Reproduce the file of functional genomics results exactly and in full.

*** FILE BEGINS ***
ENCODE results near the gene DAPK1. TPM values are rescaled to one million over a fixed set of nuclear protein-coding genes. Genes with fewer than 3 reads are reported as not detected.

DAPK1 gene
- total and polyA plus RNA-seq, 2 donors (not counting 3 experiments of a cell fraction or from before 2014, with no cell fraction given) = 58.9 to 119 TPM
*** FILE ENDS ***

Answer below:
ENCODE results near the gene DAPK1. TPM values are rescaled to one million over a fixed set of nuclear protein-coding genes. Genes with fewer than 3 reads are reported as not detected.

DAPK1 gene
- total and polyA plus RNA-seq, 2 donors (not counting 3 experiments of a cell fraction or from before 2014, with no cell fraction given) = 58.9 to 119 TPM